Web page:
Serotonergic signaling plays a deeply conserved role in improving oocyte quality

Erin Z. Aprison, Svetlana Dzitoyeva, Ilya Ruvinsky*

*Corresponding author for this work

Research output: Contribution to journalArticlepeer-review

1 Scopus citations


Declining germline quality is a major cause of reproductive senescence. Potential remedies could be found by studying regulatory pathways that promote germline quality. Several lines of evidence, including a C. elegans male pheromone ascr#10 that counteracts the effects of germline aging in hermaphrodites, suggest that the nervous system plays an important role in regulating germline quality. Inspired by the fact that serotonin mediates ascr#10 signaling, here we show that serotonin reuptake inhibitors recapitulate the effects of ascr#10 on the germline and promote healthy oocyte aging in C. elegans. Surprisingly, we found that pharmacological increase of serotonin signaling stimulates several developmental processes in D. melanogaster, including improved oocyte quality, although underlying mechanisms appear to be different between worms and flies. Our results reveal a plausibly conserved role for serotonin in maintaining germline quality and identify a class of therapeutic interventions using available compounds that could efficiently forestall reproductive aging.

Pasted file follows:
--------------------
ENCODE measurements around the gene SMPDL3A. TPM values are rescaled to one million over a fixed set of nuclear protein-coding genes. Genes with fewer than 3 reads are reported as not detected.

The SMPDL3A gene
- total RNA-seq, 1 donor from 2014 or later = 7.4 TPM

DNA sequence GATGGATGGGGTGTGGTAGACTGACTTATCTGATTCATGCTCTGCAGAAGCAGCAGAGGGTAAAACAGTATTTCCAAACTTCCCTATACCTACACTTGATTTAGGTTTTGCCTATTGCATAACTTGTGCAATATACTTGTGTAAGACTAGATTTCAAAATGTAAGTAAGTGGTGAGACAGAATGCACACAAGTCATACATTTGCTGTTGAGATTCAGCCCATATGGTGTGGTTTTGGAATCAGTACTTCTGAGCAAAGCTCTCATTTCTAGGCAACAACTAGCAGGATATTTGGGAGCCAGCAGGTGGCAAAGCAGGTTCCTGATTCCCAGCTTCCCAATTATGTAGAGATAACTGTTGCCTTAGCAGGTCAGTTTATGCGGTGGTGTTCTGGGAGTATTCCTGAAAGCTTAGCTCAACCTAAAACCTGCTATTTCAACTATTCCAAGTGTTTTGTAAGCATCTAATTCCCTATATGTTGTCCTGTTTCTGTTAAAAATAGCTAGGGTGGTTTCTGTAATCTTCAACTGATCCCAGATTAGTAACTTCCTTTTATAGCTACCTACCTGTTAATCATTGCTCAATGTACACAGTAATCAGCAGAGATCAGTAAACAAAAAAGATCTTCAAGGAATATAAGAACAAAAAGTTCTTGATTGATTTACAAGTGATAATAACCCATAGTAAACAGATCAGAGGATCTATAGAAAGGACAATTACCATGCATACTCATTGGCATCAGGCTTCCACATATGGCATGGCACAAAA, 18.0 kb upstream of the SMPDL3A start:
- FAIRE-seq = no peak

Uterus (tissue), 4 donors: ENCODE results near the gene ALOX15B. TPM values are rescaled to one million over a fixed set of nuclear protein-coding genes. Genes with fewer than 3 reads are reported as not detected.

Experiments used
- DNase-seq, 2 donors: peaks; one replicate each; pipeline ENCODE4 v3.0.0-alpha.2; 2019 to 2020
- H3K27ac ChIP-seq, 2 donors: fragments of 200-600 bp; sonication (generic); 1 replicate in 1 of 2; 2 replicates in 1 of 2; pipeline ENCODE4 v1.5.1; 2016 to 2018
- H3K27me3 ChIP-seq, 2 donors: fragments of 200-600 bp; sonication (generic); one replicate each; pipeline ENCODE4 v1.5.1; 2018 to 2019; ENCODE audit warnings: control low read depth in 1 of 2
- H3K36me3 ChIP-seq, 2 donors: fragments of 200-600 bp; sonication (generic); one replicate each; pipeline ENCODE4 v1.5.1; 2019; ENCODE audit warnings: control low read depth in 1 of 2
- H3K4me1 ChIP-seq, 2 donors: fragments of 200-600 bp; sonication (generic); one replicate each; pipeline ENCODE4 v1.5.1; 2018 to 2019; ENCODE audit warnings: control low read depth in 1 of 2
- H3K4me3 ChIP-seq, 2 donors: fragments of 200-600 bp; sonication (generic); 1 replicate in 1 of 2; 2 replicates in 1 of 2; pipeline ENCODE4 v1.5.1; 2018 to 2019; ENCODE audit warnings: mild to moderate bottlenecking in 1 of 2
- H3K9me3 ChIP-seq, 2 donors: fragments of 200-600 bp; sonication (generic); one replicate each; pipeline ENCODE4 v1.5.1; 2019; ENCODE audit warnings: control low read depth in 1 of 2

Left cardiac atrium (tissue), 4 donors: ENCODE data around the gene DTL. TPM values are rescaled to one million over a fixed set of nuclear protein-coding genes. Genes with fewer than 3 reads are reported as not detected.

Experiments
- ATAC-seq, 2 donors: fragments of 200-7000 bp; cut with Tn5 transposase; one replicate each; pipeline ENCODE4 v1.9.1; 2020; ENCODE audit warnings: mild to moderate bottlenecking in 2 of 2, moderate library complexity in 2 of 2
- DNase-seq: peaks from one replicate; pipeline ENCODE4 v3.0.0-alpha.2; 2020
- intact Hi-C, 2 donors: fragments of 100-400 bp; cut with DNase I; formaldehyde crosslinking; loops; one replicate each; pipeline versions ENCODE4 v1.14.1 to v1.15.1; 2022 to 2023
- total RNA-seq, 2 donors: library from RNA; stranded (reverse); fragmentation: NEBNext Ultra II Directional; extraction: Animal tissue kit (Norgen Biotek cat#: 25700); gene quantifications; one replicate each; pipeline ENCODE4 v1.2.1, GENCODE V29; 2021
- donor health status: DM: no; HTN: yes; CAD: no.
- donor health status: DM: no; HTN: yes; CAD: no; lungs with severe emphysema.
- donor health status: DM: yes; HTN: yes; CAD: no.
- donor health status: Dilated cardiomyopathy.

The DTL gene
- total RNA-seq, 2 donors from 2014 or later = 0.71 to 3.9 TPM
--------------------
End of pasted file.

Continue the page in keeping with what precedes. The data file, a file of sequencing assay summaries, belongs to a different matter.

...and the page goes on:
Original languageEnglish (US)
Pages (from-to)24-30
Number of pages7
JournalDevelopmental Biology
StatePublished - Jul 2023


  • C. elegans
  • D. melanogaster
  • Germline
  • SSRIs
  • Serotonin

ASJC Scopus subject areas

  • Molecular Biology
  • Cell Biology
  • Developmental Biology


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